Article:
instance, only if the instances are described in terms of features that are correlated with the target concept.2. The methods are efficient in computation that is proportional to the number of observed traininginstances.3. The resulting decision tree provides a representationof the concept that appeal to human because it rendersthe classification process self-evident.
In this paper, we have focused on the problemof minimizing test cost while maximizing accuracy. Insome settings, it is more appropriate to minimizemisclassification costs instead of maximizing accuracy.For the two class problem, Elkan gives a method tominimize misclassification costs given classification probability estimates. Bradford et al. compare pruningalgorithms to minimize misclassification costs. As bothof these methods act independently of the decision treegrowing process, they can be incorporated with our algorithms (although we leave this as future work). Lingetal propose a cost-sensitive decision tree algorithm thatoptimizes both accuracy and cost. However, the costinsensitive version of their algorithm (i.e. the algorithmrun if all feature costs are zero), reduces to a splittingcriteria that maximizes accuracy, which is well known to be inferior to the information gain and gain ratiocriterion. Integrating machine learning with programunderstanding is an active area of current research.Systems that analyze root cause errors in distributedsystems and systems that find bugs using dynamic predicates may both benefit from cost sensitive learningto decrease overhead monitoring costs.
2. Classiﬁcation by Decision Tree Learning
This section brieﬂy describes the machinelearning and data mining problem of classiﬁcation andID3, a well-known algorithm for it. The presentationhere is rather simplistic and very brief and we refer thereader to Mitchell  for an in-depth treatment of thesubject. The ID3 algorithm for generating decision treeswas ﬁrst introduced by Quinlan in  and has since become a very popular learning tool.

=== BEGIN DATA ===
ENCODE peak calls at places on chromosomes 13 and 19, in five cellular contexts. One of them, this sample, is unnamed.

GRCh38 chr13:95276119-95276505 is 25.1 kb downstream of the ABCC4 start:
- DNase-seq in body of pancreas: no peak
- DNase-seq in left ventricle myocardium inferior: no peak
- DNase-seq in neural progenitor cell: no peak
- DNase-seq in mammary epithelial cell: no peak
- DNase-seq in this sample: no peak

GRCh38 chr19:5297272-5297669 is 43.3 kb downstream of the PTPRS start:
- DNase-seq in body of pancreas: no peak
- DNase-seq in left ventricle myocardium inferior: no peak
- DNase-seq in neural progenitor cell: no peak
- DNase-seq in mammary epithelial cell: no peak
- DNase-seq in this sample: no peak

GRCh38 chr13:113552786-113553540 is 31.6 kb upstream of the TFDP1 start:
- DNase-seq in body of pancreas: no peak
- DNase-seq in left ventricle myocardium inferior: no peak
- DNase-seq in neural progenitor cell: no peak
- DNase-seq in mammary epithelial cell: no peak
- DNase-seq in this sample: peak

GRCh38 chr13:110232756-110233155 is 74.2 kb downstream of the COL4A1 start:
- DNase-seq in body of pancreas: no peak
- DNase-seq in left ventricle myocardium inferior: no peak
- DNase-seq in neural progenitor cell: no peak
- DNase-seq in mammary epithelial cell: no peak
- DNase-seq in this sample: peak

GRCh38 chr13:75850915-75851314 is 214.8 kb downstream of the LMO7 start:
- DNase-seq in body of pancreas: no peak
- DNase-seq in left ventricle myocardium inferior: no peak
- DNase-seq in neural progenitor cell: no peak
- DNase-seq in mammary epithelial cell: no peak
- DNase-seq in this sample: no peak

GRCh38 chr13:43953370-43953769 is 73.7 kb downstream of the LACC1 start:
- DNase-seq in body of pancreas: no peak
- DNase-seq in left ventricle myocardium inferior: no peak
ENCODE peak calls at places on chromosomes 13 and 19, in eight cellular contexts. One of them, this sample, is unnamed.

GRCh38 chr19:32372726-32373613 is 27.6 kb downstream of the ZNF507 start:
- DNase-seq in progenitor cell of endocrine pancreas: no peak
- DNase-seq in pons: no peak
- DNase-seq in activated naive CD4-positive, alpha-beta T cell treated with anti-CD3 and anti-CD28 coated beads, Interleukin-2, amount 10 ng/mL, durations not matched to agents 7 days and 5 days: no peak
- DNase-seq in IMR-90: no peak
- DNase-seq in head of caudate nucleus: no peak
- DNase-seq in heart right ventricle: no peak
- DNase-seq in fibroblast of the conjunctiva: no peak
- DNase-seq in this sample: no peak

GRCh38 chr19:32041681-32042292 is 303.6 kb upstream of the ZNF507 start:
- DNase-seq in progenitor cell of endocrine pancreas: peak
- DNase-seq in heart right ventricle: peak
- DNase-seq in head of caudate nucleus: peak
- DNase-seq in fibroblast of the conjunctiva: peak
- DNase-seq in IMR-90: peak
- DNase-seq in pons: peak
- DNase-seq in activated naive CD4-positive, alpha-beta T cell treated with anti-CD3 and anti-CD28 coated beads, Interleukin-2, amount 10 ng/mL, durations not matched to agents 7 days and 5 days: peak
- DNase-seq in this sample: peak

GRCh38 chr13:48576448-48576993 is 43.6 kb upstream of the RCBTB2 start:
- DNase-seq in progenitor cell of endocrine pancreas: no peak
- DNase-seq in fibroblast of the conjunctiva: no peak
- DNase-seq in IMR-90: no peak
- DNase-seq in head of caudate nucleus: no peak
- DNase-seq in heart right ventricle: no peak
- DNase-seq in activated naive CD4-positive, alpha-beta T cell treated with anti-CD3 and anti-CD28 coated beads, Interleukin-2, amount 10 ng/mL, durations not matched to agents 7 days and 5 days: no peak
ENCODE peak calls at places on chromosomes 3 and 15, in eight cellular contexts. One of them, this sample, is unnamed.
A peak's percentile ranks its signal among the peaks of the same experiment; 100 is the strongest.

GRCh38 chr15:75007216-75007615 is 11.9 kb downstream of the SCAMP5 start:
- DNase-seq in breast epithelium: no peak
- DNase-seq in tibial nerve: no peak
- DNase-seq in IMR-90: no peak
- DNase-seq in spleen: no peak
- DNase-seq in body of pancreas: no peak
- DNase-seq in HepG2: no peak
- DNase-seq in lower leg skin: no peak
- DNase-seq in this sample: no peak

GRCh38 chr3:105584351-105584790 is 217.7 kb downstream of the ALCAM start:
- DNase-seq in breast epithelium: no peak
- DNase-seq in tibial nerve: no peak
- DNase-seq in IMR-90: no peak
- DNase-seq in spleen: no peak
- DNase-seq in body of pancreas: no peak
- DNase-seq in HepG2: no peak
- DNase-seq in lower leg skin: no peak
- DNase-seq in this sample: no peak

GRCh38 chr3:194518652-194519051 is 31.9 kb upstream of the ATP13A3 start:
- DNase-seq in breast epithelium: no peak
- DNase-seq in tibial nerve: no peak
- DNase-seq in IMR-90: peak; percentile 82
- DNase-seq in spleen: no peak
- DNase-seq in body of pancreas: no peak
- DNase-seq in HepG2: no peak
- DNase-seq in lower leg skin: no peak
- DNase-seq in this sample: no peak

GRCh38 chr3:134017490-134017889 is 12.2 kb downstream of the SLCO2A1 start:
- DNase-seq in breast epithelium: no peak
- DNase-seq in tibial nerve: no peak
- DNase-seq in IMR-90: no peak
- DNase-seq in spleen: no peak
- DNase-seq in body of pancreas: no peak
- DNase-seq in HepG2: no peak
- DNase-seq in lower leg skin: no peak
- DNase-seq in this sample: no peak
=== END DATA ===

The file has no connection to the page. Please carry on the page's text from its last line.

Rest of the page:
2.1 The Classiﬁcation Problem
The aim of a classiﬁcation problem is toclassify transactions into one of a discrete set of possiblecategories. The input is a structured database comprisedof attribute-value pairs. Each row of the database is atransaction and each column is an attribute taking ondi
erent values. One of the attributes in the database isdesignated as the class attribute; the set of possiblevalues for this attribute being the classes. We wish to predict the class of a transaction by viewing only thenon-class attributes. This can then be used to predict theclass of new transactions for which the class isunknown. For example, the weather problem is a toydata set which we will use to understand how a decisiontree is built. It is reproduced with slight modifications inWitten and Frank (1999), and concerns the conditionsunder which some hypothetical outdoor game may be played. In this dataset, there are five categoricalattributes outlook, temperature, humidity, windy, and play. We are interested in building a system which willenable us to decide whether or not to play the game onthe basis of the weather conditions, i.e. we wish to predict the value of play using outlook, temperaturehumidity, and windy. We can think of the attribute wewish to predict, i.e. play, as the output attribute, and theother attributes as input.
2.2 Decision Trees and the ID3 Algorithm
The main ideas behind the ID3 algorithm are:1. Each non-leaf node of a decision tree corresponds toan input attribute, and each arc to a possible value of thatattribute. A leaf node corresponds to the expected valueof the output attribute when the input attributes aredescribed by the path from the root node to that leaf node.2. In a “good” decision tree, each non-leaf node shouldcorrespond to the input attribute which is the mostinformative about the output attribute amongst all theinput attributes not yet considered in the path from theroot node to that node. This is because we would like to predict the output attribute using the smallest possiblenumber of questions on average.The ID3 algorithm assumes that each attributeis categorical, that is containing discrete data only, incontrast to continuous data such as age, height etc. The principle of the ID3 algorithm is as follows. The tree isconstructed top-down in a recursive fashion. At the root,each attribute is tested to determine how well it aloneclassiﬁed the transactions. The “best” attribute (to bediscussed below) is then chosen and the remainingtransactions are partitioned by it. ID3 is then recursivelycalled on each partition (which is a smaller databasecontaining only the appropriate transactions and withoutthe splitting attribute).
2.2.1 ID3 algorithm is best suited for: -
1. Instance is represented as attribute-value pairs.2. Target function has discrete output values.